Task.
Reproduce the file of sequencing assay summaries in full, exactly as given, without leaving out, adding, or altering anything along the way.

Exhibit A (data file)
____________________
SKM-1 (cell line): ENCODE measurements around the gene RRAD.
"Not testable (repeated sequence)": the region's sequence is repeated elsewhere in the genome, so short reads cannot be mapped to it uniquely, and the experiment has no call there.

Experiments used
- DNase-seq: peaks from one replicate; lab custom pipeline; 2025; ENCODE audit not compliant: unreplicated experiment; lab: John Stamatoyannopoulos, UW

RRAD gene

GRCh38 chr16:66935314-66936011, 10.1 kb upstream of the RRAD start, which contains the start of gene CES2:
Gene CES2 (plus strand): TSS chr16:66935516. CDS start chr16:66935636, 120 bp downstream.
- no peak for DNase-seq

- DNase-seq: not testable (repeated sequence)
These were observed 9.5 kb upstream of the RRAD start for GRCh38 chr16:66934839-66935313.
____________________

SKM-1 (cell line): ENCODE measurements around the gene RRAD.
"Not testable (repeated sequence)": the region's sequence is repeated elsewhere in the genome, so short reads cannot be mapped to it uniquely, and the experiment has no call there.

Experiments used
- DNase-seq: peaks from one replicate; lab custom pipeline; 2025; ENCODE audit not compliant: unreplicated experiment; lab: John Stamatoyannopoulos, UW

RRAD gene

GRCh38 chr16:66935314-66936011, 10.1 kb upstream of the RRAD start, which contains the start of gene CES2:
Gene CES2 (plus strand): TSS chr16:66935516. CDS start chr16:66935636, 120 bp downstream.
- no peak for DNase-seq

- DNase-seq: not testable (repeated sequence)
These were observed 9.5 kb upstream of the RRAD start for GRCh38 chr16:66934839-66935313.